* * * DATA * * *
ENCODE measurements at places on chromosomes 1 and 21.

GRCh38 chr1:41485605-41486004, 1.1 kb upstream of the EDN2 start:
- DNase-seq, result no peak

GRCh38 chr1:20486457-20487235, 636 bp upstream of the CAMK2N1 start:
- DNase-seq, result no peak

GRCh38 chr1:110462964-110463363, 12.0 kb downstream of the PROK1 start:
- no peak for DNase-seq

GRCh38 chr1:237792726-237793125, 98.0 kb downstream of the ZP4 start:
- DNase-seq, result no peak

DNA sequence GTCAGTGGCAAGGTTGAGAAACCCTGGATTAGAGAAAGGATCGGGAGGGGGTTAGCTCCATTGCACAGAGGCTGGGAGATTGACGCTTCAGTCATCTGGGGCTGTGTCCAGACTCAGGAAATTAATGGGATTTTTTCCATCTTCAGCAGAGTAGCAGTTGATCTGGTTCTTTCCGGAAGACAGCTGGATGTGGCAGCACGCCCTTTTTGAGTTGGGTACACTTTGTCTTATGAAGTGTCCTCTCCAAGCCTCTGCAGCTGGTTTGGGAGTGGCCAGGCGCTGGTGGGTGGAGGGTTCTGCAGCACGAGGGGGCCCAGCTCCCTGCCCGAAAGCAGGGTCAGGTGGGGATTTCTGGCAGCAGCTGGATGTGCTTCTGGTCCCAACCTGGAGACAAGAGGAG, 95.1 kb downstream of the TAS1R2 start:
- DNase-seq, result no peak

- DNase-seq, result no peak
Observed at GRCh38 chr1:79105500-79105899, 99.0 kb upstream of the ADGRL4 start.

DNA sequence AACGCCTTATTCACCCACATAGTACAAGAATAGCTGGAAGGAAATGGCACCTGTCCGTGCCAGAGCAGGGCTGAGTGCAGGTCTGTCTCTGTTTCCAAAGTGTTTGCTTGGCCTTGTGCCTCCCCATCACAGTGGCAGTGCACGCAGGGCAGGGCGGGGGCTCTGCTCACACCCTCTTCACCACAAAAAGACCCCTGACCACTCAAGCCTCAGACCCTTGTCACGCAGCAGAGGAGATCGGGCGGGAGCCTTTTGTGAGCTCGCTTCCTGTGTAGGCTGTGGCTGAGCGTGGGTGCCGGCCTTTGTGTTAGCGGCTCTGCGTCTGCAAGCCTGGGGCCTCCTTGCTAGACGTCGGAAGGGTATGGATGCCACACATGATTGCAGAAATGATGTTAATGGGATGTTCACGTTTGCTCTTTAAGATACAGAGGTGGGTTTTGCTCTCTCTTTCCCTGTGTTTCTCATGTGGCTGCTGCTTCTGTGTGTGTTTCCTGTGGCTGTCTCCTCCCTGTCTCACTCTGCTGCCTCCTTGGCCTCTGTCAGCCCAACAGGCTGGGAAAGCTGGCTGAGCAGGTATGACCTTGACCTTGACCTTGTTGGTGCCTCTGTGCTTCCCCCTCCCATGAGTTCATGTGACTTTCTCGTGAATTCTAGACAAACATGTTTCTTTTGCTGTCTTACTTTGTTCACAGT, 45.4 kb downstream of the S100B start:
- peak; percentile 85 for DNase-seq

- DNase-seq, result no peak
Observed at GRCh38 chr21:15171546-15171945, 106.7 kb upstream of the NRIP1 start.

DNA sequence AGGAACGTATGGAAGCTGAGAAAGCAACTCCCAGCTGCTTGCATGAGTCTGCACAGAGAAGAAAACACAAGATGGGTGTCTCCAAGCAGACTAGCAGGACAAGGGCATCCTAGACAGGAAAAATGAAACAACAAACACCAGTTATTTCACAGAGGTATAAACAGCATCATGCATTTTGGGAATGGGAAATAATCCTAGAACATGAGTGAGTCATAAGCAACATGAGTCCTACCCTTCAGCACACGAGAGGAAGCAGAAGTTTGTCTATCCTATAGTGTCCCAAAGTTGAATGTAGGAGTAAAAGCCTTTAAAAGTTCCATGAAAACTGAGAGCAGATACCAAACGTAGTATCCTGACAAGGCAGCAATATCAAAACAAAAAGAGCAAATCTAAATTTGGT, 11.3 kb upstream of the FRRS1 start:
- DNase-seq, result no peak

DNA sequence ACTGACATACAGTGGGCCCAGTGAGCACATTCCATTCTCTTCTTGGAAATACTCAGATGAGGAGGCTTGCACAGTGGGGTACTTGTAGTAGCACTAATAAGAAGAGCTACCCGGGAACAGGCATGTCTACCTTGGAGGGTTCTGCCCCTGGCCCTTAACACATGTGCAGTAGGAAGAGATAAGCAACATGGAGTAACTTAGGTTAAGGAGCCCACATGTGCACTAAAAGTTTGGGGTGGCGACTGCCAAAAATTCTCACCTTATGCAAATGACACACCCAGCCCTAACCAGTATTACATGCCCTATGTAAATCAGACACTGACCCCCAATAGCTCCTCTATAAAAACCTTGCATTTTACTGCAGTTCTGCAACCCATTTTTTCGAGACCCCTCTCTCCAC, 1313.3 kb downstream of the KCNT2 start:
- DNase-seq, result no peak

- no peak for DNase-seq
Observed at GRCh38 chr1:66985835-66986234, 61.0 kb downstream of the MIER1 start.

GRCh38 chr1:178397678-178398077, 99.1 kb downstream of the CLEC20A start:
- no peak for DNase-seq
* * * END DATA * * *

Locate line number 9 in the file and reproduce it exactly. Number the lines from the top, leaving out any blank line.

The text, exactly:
- DNase-seq, result no peak